(1)Regulations under section 161 may—

(a)require a designated person (subject to any specified exceptions) to process an application for planning permission if chosen to do so by an applicant;

(b)provide that, where an application for planning permission is to be or has been processed by a designated person, any connected application must (subject to any specified exceptions) also be processed by that person;

(c)allow a responsible planning authority to take over the processing of an application for planning permission, or a connected application, in specified circumstances.

(2)The regulations may make provision about—

(a)eligibility to act as a designated person;

(b)the capacity of a local planning authority to act as a designated person;

(c)actions to be taken or procedures to be followed—

(i)by persons making applications for planning permission or connected applications,

(ii)by designated persons, or

(iii)by responsible planning authorities,

and periods within which the actions or procedures are to be taken or followed;

(d)matters to be considered by designated persons or responsible planning authorities;

(e)performance standards for designated persons;

(f)the investigation of complaints or concerns about designated persons;

(g)cases where a person ceases to be a designated person or where a designated person is unable to continue processing an application.

(3)The provision that may be made under subsection (2)(c) includes provision requiring a designated person to provide assistance to the responsible planning authority in connection with—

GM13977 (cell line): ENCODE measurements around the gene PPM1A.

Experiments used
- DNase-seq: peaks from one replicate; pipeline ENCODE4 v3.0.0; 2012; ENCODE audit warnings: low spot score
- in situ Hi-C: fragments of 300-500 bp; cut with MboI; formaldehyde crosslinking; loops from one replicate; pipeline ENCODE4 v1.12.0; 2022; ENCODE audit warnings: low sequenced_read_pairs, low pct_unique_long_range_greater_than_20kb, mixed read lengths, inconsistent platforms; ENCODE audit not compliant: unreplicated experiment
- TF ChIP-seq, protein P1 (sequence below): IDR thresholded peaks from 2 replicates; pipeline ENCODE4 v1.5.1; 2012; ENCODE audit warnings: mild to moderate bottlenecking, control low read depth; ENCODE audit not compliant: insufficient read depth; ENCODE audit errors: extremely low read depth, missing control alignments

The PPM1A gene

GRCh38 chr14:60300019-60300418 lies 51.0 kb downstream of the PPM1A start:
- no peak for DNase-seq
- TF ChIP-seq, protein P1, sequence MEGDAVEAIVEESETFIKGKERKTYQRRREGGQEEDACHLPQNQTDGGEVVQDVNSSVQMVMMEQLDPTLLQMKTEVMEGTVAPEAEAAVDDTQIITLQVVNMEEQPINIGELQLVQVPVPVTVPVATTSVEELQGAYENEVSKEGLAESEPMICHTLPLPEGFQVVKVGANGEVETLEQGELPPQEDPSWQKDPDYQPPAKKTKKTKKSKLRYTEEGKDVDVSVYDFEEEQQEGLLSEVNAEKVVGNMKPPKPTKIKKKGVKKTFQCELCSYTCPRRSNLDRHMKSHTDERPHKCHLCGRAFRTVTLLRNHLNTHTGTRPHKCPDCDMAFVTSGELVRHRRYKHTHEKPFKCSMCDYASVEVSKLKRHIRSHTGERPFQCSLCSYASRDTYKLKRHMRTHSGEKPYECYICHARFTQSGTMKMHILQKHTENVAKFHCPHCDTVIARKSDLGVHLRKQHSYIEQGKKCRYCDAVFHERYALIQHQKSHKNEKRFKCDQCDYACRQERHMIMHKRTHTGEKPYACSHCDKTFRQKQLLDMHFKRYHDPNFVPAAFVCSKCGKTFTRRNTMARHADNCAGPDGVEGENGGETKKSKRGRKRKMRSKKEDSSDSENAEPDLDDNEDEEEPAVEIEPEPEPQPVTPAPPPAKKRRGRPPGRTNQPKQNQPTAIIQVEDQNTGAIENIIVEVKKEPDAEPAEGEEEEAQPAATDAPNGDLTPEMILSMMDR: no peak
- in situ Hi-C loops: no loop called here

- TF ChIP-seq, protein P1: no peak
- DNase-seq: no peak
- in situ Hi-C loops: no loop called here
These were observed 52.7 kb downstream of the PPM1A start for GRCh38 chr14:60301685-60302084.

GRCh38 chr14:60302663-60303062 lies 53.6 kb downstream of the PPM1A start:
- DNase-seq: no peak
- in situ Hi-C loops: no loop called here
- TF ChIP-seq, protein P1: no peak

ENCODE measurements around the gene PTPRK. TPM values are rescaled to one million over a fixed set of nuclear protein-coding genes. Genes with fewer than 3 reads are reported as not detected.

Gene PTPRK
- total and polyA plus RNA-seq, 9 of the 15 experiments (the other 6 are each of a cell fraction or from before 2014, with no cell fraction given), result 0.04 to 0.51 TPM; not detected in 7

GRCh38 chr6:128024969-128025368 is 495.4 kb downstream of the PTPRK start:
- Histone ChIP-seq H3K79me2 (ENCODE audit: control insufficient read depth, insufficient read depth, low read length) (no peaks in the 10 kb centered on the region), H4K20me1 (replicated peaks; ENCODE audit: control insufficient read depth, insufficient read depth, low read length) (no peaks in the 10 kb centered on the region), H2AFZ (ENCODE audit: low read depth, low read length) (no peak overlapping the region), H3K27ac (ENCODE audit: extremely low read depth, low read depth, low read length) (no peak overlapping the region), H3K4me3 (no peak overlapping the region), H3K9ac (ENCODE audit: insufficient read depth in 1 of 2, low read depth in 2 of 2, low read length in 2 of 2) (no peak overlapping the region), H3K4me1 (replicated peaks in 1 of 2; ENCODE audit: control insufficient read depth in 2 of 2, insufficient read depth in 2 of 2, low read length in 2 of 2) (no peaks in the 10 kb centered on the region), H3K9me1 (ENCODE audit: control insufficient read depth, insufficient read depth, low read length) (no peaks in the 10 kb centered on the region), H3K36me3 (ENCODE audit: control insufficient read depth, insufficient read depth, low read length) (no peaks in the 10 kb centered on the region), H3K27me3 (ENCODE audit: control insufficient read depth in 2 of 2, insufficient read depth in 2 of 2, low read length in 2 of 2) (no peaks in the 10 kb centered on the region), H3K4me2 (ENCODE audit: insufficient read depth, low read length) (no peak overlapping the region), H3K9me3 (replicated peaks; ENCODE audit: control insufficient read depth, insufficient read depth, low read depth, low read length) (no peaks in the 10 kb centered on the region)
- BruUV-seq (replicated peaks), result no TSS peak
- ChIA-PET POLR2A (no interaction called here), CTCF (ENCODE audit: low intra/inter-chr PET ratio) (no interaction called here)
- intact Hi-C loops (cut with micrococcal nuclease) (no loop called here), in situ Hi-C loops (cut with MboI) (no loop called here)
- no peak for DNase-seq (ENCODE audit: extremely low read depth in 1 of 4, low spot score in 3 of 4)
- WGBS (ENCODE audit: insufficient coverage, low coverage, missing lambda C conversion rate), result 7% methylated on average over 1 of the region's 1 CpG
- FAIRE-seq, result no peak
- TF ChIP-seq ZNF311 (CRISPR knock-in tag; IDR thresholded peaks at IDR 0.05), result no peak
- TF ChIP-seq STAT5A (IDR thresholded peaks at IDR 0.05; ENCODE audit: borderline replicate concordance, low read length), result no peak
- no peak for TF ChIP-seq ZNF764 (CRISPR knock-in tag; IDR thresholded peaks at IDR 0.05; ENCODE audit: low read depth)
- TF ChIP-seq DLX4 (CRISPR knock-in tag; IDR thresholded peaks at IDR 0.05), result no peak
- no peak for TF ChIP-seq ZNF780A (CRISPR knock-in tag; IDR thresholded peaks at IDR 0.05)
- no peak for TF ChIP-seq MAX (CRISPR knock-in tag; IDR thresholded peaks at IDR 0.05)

(a)any appeal against the authority's determination of the application;

(b)any application to the court made in relation to that determination.

(4)The provision that may be made under subsection (2)(f) includes—

(a)provision about the payment of compensation;

(b)provision for a designated person to be required to indemnify the responsible authority for any compensation that the authority is required to pay;

(c)provision applying anything in Part 3 of the Local Government Act 1974 (local government administration) with or without modifications.

(5)The regulations may confer powers on the Mayor of London or the Secretary of State in cases where a direction is given under section 2A or 77 of the Town and Country Planning Act 1990 (“call-in” directions).

163Regulations under section 161: fees and paymentsE+W

(1)Regulations under section 161 may make provision about—

(a)the setting, publication and charging of fees by designated persons or responsible planning authorities;

(b)the refunding of fees, by designated persons or responsible planning authorities, in specified circumstances.

(2)The provision that may be made under subsection (1)(a) includes provision giving power to the Secretary of State to prevent the charging of fees that he or she considers excessive.

(3)The provision that may be made under subsection (1)(b) includes provision requiring a designated person or a responsible planning authority to refund to an applicant some or all of a fee paid by the applicant to a designated person where the person or the authority fails to do a particular thing within a specified period.

(4)The regulations may authorise the making of payments by the Secretary of State to local planning authorities or designated persons.

164Regulations under section 161: informationE+W

(1)Regulations under section 161 may make provision—

(a)requiring responsible planning authorities to disclose information to designated persons;

(b)requiring designated persons to disclose information to responsible planning authorities or to other designated persons;

(c)restricting the uses to which information disclosed by virtue of paragraph (a) or (b) may be put;